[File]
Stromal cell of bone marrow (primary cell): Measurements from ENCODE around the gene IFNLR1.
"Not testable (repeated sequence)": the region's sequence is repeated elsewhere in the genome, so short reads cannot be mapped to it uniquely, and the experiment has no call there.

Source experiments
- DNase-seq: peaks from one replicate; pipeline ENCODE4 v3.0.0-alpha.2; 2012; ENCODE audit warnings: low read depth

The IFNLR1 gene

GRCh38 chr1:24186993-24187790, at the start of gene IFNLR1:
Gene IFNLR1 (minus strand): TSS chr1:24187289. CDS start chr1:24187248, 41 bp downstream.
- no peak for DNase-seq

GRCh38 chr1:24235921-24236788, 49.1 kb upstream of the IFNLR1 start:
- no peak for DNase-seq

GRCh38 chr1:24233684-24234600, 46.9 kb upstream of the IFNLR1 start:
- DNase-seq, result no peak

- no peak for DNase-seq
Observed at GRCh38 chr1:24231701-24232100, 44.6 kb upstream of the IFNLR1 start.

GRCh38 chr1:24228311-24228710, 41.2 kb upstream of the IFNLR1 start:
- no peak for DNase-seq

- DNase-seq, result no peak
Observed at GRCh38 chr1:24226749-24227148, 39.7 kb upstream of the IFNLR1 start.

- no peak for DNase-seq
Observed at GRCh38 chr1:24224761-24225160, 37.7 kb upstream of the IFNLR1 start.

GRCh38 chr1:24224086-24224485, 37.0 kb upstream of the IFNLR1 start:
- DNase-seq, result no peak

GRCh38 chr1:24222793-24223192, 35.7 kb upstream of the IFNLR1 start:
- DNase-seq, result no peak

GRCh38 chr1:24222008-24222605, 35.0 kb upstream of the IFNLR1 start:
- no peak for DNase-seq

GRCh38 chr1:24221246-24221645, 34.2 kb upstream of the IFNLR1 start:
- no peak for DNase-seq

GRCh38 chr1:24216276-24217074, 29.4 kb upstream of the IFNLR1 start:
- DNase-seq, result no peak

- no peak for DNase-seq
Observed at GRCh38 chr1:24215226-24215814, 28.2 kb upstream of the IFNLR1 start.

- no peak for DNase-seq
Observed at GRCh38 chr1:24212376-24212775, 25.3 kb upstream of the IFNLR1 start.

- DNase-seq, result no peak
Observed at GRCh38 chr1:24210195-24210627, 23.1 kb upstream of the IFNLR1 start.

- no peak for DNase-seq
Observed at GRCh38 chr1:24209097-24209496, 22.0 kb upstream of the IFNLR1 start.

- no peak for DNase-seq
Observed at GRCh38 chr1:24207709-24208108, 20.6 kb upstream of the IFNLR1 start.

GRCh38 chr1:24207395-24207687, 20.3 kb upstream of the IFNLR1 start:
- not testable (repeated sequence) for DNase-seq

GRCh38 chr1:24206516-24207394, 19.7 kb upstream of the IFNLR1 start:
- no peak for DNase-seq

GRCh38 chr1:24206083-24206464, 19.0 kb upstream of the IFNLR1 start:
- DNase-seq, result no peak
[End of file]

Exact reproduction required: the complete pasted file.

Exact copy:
Stromal cell of bone marrow (primary cell): Measurements from ENCODE around the gene IFNLR1.
"Not testable (repeated sequence)": the region's sequence is repeated elsewhere in the genome, so short reads cannot be mapped to it uniquely, and the experiment has no call there.

Source experiments
- DNase-seq: peaks from one replicate; pipeline ENCODE4 v3.0.0-alpha.2; 2012; ENCODE audit warnings: low read depth

The IFNLR1 gene

GRCh38 chr1:24186993-24187790, at the start of gene IFNLR1:
Gene IFNLR1 (minus strand): TSS chr1:24187289. CDS start chr1:24187248, 41 bp downstream.
- no peak for DNase-seq

GRCh38 chr1:24235921-24236788, 49.1 kb upstream of the IFNLR1 start:
- no peak for DNase-seq

GRCh38 chr1:24233684-24234600, 46.9 kb upstream of the IFNLR1 start:
- DNase-seq, result no peak

- no peak for DNase-seq
Observed at GRCh38 chr1:24231701-24232100, 44.6 kb upstream of the IFNLR1 start.

GRCh38 chr1:24228311-24228710, 41.2 kb upstream of the IFNLR1 start:
- no peak for DNase-seq

- DNase-seq, result no peak
Observed at GRCh38 chr1:24226749-24227148, 39.7 kb upstream of the IFNLR1 start.

- no peak for DNase-seq
Observed at GRCh38 chr1:24224761-24225160, 37.7 kb upstream of the IFNLR1 start.

GRCh38 chr1:24224086-24224485, 37.0 kb upstream of the IFNLR1 start:
- DNase-seq, result no peak

GRCh38 chr1:24222793-24223192, 35.7 kb upstream of the IFNLR1 start:
- DNase-seq, result no peak

GRCh38 chr1:24222008-24222605, 35.0 kb upstream of the IFNLR1 start:
- no peak for DNase-seq

GRCh38 chr1:24221246-24221645, 34.2 kb upstream of the IFNLR1 start:
- no peak for DNase-seq

GRCh38 chr1:24216276-24217074, 29.4 kb upstream of the IFNLR1 start:
- DNase-seq, result no peak

- no peak for DNase-seq
Observed at GRCh38 chr1:24215226-24215814, 28.2 kb upstream of the IFNLR1 start.

- no peak for DNase-seq
Observed at GRCh38 chr1:24212376-24212775, 25.3 kb upstream of the IFNLR1 start.

- DNase-seq, result no peak
Observed at GRCh38 chr1:24210195-24210627, 23.1 kb upstream of the IFNLR1 start.

- no peak for DNase-seq
Observed at GRCh38 chr1:24209097-24209496, 22.0 kb upstream of the IFNLR1 start.

- no peak for DNase-seq
Observed at GRCh38 chr1:24207709-24208108, 20.6 kb upstream of the IFNLR1 start.

GRCh38 chr1:24207395-24207687, 20.3 kb upstream of the IFNLR1 start:
- not testable (repeated sequence) for DNase-seq

GRCh38 chr1:24206516-24207394, 19.7 kb upstream of the IFNLR1 start:
- no peak for DNase-seq

GRCh38 chr1:24206083-24206464, 19.0 kb upstream of the IFNLR1 start:
- DNase-seq, result no peak